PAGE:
An in-depth study in 2005 found that only about 20 percent of uninsured people could afford coverage.  Moreover, this study assumed that people with incomes at 300 percent of the poverty line could purchase coverage on their own. When the researchers used 400 percent of the poverty line — the cut-off for premium subsidies in the plan proposed by Senate Finance Committee Chairman Max Baucus — as the threshold of affordability, they found that even larger numbers of people would need assistance. 
The vast majority of people who are uninsured and not eligible for public coverage are adults. Seven in ten uninsured children are currently eligible for Medicaid or the Children’s Health Insurance Program (CHIP).
What Premiums Can Low- and Moderate-Income People Afford to Pay?
There is no agreed-upon standard for affordability in health insurance premiums. However, several benchmarks suggest what is affordable:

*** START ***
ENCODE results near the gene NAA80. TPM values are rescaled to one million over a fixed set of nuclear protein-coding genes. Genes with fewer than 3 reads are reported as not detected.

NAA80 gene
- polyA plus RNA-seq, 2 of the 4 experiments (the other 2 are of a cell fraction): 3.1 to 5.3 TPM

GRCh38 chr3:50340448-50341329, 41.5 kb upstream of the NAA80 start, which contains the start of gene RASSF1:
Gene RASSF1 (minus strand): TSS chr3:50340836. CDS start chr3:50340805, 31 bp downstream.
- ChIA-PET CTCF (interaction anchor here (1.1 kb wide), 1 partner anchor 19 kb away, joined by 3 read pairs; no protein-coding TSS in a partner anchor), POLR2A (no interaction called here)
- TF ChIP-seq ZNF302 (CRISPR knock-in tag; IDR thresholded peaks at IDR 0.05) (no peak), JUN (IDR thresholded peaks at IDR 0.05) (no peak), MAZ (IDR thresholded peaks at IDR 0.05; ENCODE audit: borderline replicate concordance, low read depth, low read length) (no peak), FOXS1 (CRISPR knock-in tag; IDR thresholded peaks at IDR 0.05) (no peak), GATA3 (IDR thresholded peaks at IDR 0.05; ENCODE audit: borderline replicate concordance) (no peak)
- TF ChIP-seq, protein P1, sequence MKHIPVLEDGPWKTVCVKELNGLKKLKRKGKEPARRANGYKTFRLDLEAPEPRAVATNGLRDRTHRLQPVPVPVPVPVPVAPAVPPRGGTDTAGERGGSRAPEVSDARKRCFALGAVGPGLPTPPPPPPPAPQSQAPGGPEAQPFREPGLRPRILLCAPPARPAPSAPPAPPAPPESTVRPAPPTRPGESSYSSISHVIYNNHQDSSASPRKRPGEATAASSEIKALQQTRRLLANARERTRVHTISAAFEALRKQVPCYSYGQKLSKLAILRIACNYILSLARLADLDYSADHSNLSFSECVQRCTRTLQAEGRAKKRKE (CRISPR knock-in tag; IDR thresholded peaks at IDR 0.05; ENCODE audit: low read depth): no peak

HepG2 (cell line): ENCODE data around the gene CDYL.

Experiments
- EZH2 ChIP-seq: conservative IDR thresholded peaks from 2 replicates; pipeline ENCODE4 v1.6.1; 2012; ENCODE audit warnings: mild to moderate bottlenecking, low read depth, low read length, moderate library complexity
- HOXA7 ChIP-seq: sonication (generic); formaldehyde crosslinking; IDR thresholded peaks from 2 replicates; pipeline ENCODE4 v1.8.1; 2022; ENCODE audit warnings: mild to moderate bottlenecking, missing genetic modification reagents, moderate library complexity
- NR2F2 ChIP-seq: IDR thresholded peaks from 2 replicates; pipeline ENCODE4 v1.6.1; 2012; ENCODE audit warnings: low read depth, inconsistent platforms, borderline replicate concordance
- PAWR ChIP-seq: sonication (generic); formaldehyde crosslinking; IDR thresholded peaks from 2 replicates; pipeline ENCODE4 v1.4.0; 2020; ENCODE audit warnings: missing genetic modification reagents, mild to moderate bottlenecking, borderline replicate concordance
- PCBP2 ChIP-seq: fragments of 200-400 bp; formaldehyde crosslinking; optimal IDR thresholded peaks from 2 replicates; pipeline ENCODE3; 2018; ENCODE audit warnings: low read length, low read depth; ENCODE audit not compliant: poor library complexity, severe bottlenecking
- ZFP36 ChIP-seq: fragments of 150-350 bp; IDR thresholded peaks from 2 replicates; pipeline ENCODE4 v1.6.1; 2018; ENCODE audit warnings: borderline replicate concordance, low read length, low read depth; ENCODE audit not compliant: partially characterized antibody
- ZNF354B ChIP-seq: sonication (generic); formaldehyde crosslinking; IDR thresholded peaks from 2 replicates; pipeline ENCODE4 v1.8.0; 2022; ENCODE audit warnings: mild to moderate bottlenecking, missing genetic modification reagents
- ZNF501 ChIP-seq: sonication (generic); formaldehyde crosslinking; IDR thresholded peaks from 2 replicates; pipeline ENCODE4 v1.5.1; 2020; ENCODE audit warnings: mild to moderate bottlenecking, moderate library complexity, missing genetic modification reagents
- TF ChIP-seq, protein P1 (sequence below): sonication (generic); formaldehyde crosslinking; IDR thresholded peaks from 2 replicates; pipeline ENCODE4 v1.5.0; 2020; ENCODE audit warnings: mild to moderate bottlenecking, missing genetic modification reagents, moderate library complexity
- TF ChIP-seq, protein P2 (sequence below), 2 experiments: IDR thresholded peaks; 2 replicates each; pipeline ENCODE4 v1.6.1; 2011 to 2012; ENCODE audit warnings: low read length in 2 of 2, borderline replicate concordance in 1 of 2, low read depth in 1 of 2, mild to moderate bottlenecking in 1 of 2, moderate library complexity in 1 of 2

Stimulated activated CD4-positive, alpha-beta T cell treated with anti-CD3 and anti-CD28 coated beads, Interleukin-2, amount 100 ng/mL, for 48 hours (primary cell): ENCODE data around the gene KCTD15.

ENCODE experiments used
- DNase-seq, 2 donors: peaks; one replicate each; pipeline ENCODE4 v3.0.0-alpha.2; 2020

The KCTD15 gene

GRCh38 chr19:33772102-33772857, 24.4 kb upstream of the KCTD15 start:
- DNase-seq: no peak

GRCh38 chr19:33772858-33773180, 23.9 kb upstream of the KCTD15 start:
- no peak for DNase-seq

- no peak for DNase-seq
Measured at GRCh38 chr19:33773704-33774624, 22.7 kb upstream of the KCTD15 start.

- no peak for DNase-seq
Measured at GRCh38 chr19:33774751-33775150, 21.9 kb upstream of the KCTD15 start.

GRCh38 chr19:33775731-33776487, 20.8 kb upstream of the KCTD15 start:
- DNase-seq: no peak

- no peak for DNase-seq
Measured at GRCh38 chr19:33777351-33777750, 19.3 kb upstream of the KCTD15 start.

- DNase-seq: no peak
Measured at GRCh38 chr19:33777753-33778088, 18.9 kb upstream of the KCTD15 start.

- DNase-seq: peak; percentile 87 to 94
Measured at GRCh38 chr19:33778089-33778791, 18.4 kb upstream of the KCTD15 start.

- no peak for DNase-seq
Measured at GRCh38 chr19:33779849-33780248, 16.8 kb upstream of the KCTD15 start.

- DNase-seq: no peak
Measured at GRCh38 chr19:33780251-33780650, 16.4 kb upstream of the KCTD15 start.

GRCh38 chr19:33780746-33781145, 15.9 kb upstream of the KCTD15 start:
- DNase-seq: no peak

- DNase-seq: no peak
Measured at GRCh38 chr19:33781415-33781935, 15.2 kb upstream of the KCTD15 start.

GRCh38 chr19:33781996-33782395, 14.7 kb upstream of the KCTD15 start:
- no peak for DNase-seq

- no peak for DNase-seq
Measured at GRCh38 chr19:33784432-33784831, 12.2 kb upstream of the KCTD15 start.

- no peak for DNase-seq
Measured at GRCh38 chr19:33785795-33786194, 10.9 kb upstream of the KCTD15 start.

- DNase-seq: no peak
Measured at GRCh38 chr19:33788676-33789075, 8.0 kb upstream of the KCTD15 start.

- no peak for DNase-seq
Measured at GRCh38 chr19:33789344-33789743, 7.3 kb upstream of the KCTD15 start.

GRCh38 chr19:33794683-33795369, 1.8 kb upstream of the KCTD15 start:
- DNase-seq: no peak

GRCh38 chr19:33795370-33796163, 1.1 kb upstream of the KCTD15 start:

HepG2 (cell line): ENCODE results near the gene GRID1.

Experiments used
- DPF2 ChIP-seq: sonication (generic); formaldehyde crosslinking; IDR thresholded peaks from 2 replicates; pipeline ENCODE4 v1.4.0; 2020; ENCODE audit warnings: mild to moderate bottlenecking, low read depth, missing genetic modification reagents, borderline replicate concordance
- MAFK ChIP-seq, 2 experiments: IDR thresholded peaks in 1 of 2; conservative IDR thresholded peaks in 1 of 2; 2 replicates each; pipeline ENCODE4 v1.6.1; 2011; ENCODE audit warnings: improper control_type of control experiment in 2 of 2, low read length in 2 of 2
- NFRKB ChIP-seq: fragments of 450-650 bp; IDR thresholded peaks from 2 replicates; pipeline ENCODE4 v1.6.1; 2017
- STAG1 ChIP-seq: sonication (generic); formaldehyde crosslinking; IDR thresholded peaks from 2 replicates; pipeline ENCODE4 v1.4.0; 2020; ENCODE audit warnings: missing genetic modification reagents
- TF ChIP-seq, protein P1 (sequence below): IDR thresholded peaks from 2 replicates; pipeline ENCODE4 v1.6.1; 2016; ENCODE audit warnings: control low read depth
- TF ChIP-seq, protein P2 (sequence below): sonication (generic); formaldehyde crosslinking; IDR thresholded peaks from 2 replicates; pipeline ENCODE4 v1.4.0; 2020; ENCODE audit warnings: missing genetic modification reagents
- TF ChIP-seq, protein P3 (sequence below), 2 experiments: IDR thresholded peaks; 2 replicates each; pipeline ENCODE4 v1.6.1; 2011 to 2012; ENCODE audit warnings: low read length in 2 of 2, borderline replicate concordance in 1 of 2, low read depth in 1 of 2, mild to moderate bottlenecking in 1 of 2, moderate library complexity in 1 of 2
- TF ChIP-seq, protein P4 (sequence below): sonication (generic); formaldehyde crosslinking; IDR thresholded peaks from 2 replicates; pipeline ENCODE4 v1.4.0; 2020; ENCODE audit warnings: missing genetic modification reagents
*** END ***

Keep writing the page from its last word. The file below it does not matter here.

- Research has shown that as premiums rise, fewer low-income people participate in health insurance voluntarily. In a multi-state study, participation in public health insurance programs dropped by half among eligible low-income individuals when premiums reached 3 percent of a family’s income and by more than 90 percent when premiums exceeded 8 percent of income.
- In the Deficit Reduction Act of 2005, Congress prohibited state Medicaid programs from imposing premiums on individuals with incomes below 150 percent of the poverty line.
- The Massachusetts Commonwealth Care program provides subsidized health coverage to people with incomes below 300 percent of the poverty line who are not eligible for Medicaid and do not have access to employer-sponsored insurance. It charges no monthly premium for people with incomes below 150 percent of the poverty line, $40 for people with incomes between 150 and 200 percent of the poverty line, $79 for people in the 200-250 percent of poverty range, and $118 for people between 250 and 300 percent of the poverty line.